The Central Board of Direct Taxes (CBDT), the governments apex tax policy and collection body, has suggested that the new direct taxes code abolish Minimum Alternate Tax (MAT) and continue to offer individuals tax exemptions on savings under the existing EEE (exempt-exempt-exempt) method.
The board will send its recommendations on the code, a draft of which was put up for public discussion in August, to the government in about a month after internal discussion that will also take industry suggestions into account. CBDT will also suggest changes in the direct taxes code proposal on the double taxation avoidance agreements (DTAA).
We are considering comprehensive changes in the direct tax code. We are also trying analyse the impact the code might have on tax collections. We will finalise our recommendations as soon as possible, hopefully in a month, a CBDT official told Business Standard on condition of anonymity.
Recently, Finance Minister Pranab Mukherjee had assured industry that the government was open to re-examining proposals in seven key areas including MAT, capital gains tax, DTAA, general anti-avoidance rule, taxation of charitable organisations and of foreign companies in India, and EET (exempt-exempt-tax, meaning savings would be taxed on withdrawal).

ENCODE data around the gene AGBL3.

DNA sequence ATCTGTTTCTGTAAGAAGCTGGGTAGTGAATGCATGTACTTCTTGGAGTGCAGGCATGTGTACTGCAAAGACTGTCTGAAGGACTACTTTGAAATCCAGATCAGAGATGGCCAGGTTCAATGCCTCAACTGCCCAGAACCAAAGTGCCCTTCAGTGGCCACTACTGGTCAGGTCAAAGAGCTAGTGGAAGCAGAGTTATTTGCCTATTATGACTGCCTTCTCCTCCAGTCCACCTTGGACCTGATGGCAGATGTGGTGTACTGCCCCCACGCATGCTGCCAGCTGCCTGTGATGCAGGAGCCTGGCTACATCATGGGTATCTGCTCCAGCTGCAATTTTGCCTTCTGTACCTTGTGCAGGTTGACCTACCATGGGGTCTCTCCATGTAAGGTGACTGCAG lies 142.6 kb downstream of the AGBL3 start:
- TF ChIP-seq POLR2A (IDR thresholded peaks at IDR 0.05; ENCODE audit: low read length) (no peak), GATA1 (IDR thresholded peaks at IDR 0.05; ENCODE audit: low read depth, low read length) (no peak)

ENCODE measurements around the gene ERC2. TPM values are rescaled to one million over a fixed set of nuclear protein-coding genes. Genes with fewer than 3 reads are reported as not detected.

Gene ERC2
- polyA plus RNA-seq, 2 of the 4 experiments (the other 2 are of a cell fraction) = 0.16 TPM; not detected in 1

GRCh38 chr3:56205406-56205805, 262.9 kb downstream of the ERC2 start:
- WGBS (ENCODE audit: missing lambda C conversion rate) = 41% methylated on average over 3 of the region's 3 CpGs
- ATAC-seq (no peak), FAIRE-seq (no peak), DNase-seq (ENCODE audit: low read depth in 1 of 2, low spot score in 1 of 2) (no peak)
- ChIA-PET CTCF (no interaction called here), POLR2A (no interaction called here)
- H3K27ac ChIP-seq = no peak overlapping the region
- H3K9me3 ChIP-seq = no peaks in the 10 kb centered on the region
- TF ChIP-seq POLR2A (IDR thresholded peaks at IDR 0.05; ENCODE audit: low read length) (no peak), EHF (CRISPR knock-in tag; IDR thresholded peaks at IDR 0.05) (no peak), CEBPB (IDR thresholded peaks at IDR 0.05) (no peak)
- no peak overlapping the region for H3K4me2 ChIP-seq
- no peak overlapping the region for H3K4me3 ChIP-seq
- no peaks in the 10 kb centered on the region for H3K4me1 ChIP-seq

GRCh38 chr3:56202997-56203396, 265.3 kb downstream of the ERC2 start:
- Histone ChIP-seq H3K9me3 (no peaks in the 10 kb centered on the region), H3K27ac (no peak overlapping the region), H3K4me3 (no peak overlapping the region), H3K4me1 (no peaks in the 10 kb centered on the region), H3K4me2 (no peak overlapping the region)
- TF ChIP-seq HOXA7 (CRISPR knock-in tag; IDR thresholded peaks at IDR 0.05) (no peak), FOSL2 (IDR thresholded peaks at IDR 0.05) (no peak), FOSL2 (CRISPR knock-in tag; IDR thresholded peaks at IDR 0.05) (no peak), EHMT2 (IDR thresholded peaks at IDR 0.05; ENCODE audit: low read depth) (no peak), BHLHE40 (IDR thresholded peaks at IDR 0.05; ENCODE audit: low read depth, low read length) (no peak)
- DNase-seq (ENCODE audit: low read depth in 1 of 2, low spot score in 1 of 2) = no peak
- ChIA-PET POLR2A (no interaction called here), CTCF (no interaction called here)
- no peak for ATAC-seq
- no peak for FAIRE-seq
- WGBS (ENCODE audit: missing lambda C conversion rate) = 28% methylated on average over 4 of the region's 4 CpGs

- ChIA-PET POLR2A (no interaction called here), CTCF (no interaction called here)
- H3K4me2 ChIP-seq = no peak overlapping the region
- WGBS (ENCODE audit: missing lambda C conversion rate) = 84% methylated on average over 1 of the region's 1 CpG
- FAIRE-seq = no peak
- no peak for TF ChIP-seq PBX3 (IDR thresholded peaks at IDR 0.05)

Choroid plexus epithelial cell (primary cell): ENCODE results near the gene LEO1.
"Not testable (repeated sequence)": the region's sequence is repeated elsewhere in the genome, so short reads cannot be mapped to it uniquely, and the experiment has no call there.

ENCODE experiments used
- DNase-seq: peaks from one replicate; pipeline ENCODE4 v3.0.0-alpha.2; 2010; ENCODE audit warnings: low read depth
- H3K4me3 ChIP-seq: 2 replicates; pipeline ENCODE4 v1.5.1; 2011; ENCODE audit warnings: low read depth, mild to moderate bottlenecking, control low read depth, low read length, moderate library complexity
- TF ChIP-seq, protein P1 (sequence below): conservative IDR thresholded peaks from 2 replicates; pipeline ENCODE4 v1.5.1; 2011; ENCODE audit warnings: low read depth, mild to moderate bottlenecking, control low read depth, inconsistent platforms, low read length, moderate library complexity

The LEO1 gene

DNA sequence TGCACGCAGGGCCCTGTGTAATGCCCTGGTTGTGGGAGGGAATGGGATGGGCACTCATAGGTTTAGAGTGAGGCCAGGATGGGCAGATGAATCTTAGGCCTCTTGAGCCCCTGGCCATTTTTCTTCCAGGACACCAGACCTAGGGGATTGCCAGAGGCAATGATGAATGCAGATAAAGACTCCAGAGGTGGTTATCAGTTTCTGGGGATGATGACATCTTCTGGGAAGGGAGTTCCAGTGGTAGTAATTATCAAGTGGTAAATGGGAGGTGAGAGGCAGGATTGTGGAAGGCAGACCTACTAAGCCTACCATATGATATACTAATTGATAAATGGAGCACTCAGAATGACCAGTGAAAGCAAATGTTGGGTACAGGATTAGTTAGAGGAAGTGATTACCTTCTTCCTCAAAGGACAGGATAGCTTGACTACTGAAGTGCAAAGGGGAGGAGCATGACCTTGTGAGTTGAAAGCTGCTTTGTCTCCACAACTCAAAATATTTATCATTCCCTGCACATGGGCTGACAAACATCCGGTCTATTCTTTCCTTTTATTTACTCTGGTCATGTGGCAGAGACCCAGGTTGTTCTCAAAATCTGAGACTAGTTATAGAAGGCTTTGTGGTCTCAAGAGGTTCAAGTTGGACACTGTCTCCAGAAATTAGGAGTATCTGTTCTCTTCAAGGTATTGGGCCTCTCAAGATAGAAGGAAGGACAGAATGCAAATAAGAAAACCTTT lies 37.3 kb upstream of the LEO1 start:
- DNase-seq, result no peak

After the finance ministers go-ahead, CBDT is now looking into all major aspects of the code and will suggest more changes before a final draft is sent to the parliamentary standing committee.
The government plans to implement the code by April 1, 2011, and may table the draft in Parliament in the upcoming winter session. The code marks the first major revision since it was introduced in 1961.
A few weeks ago, the National Academy of Direct Taxes, the apex training and educational body for direct tax officers, submitted a sharply critical report on the code.
The Academy opposed proposals to cut personal income and corporate tax and scrap taxes on various transactions on grounds that these would lead to heavy revenues losses.